A walk across the Brooklyn Bridge is a must. It doesn't cost a cent, leaving you with greenbacks in your pocket to spend on unique finds in the borough that is home to the Brooklyn Flea market and vintage stores along Bedford Ave.

Williamsburg, Brooklyn, NYC.
Williamsburg, Brooklyn, NYC.

Borough deeper

Speaking of Brooklyn, true New Yorkers know the best of the city goes beyond the famous island of Manhattan. NYC is made up of five boroughs, so use the subway and ferry service to get out and about to see the best of Brooklyn, Queens, Staten Island and the Bronx.

Sports nuts will find much to cheer about in the Bronx, a straight shot on the subway to the north of Manhattan. Yankee Stadium, home of the famous Yankees baseball team, proudly waves the Bronx flag, and is a great place to watch the popular American ball game with a beer in one hand and a foot-long hotdog in the other. While you're up there, check out the New York Botanical Garden, pay a visit to the Bronx Zoo or join a thrilling tour of the birthplace of hip-hop music.

Queens has been called the most diverse of all the boroughs, and the flavours of the world are well-represented in neighbourhoods including Astoria (delicious Greek food), Jackson Heights (Colombian empanadas) and Flushing's thriving Chinatown. The 7 subway train now runs from Hudson Yards in Manhattan, all the way to Flushing. Hop aboard what's been nicknamed the International Express and taste your way around. If a guided food tour appeals, check out Culinary Backstreets' deep dive into Queens culinary culture.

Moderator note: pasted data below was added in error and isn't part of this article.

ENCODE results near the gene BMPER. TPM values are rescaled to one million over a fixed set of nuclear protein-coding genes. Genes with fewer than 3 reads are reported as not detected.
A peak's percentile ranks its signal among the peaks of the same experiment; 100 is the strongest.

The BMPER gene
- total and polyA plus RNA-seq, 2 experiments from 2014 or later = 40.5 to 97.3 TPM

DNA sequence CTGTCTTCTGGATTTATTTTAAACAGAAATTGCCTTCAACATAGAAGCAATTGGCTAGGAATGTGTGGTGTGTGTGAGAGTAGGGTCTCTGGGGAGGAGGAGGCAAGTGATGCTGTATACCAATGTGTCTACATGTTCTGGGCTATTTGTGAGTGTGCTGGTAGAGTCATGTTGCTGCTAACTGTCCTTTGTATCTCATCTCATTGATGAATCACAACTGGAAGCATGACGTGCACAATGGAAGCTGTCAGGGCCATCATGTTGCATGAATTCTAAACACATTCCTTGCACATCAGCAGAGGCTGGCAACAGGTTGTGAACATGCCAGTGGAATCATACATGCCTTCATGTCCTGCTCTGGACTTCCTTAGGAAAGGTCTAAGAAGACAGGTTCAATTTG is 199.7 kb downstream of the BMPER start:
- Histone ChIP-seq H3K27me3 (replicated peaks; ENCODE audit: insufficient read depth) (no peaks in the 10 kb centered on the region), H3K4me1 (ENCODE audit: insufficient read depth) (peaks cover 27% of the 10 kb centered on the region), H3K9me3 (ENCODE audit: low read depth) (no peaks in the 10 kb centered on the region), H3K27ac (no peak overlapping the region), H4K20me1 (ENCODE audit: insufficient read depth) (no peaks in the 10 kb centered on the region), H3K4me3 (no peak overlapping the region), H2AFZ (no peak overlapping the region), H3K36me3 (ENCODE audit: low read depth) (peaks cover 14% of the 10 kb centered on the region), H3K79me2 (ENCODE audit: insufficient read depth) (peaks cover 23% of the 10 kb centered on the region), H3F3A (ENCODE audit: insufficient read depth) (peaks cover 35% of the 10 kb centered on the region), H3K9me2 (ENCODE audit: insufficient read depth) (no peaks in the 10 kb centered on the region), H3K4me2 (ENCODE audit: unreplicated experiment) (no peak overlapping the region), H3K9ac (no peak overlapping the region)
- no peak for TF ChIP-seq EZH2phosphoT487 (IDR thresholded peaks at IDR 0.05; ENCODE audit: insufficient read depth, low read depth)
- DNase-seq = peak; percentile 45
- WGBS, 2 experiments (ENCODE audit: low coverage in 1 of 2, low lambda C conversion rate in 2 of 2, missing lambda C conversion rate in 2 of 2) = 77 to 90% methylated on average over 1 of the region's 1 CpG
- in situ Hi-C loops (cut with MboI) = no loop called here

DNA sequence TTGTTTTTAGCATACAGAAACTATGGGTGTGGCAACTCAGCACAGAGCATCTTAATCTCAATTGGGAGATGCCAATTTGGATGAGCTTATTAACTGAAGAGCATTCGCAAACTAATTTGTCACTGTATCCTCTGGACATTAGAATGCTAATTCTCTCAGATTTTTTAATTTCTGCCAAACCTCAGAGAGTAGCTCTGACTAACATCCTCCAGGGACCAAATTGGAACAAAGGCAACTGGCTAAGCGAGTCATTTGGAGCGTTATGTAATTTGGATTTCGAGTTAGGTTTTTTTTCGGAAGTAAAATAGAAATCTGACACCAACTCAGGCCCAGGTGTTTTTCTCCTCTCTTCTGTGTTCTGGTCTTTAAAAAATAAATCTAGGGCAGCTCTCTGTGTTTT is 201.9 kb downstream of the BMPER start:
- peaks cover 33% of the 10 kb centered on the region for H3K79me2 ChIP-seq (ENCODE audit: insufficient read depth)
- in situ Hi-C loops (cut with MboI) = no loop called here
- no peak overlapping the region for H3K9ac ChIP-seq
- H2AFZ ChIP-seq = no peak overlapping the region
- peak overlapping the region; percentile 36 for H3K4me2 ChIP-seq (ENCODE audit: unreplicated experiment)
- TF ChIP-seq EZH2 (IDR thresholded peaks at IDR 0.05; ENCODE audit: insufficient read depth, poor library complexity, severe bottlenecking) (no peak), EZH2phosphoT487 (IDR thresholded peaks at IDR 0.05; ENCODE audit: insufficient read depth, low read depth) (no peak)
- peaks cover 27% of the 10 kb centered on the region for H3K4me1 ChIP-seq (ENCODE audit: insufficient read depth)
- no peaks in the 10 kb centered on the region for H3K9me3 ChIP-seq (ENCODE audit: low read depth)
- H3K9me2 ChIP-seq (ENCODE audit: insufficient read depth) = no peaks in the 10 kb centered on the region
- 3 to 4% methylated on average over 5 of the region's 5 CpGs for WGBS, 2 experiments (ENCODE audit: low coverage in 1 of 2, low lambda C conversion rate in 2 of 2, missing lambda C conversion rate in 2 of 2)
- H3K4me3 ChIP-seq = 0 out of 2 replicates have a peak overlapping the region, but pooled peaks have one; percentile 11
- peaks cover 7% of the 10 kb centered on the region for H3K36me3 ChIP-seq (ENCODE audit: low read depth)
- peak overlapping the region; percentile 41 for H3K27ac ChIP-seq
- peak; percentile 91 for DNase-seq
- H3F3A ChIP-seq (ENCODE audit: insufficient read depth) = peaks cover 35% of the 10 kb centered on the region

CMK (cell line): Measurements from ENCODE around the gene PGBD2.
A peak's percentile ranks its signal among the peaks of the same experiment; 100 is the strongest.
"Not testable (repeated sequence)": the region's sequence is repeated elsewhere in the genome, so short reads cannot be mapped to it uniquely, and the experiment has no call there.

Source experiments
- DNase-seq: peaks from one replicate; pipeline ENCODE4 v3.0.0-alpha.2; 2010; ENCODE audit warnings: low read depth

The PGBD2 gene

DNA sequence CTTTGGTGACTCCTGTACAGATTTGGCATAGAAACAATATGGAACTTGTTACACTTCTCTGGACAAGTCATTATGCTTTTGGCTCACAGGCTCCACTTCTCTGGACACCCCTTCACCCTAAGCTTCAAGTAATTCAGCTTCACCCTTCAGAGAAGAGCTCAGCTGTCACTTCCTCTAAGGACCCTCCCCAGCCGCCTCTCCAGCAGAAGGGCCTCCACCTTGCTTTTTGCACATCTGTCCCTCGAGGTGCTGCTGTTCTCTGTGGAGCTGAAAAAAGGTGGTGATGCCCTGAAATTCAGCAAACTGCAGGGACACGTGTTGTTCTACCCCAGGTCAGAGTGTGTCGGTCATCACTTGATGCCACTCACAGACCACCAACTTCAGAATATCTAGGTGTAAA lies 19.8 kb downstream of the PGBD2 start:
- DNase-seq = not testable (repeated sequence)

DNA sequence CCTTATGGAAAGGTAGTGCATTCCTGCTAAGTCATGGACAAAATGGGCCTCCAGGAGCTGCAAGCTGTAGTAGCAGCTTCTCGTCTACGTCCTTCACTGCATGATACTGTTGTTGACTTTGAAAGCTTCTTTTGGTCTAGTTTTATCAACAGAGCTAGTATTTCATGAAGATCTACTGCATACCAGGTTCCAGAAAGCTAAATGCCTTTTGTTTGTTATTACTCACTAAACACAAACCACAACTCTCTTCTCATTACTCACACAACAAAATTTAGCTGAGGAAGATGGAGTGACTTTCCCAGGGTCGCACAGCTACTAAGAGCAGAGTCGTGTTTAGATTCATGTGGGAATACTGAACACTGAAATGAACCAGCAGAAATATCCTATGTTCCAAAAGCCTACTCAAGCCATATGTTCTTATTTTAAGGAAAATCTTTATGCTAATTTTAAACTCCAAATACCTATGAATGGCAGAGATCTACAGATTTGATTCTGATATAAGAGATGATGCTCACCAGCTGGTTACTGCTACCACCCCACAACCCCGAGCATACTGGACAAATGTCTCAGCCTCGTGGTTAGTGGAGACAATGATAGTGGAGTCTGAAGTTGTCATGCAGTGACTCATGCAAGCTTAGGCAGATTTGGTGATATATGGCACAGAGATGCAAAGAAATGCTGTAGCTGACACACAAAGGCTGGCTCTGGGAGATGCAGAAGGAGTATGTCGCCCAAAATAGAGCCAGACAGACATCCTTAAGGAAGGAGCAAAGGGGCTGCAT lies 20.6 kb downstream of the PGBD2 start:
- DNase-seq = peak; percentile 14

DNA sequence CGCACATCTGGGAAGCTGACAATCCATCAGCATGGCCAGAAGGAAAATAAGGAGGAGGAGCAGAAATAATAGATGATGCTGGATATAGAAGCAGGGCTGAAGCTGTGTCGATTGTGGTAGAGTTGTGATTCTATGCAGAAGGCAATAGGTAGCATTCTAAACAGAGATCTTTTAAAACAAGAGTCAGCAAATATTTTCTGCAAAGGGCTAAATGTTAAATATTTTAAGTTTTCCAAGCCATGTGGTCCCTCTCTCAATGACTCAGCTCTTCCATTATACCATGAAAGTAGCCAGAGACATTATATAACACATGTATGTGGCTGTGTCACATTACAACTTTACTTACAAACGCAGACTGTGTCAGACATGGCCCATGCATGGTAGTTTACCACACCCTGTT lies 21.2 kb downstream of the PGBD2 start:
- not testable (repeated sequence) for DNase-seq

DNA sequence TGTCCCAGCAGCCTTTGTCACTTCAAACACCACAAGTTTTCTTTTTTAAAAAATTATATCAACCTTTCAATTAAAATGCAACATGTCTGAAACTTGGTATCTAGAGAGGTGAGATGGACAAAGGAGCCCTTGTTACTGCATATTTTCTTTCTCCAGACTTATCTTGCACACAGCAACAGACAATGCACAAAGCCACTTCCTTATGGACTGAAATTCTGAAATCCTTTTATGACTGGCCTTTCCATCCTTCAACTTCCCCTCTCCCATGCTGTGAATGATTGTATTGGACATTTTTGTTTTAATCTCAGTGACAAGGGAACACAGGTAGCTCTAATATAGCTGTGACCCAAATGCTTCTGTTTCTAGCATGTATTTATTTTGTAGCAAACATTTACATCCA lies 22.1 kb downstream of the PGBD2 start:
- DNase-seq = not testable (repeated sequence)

The way to the hipster heart of Brooklyn might also be through its stomach. At Smorgasburg, held every weekend, more than 100 vendors bring their gastronomic greatness to the table for a feast that has been described as the Woodstock of eating.

A free ride on the Staten Island Ferry might fall into tourist territory, but it's still well worth it for the best views of the Statue of Liberty and lower Manhattan. Don't stay on the ferry and immediately return to Manhattan. Visitors to Staten Island enjoy the serenity of Chinese Scholar's Garden and Fort Wadsworth, with its historic ties to the Revolutionary War. Then, pizza. Locals will tell you the best pizza in all of NYC can be found at Staten Island staple, Denino's Pizzeria. Whatever you do, don't use a knife and fork.

●To plan your NYC holiday, see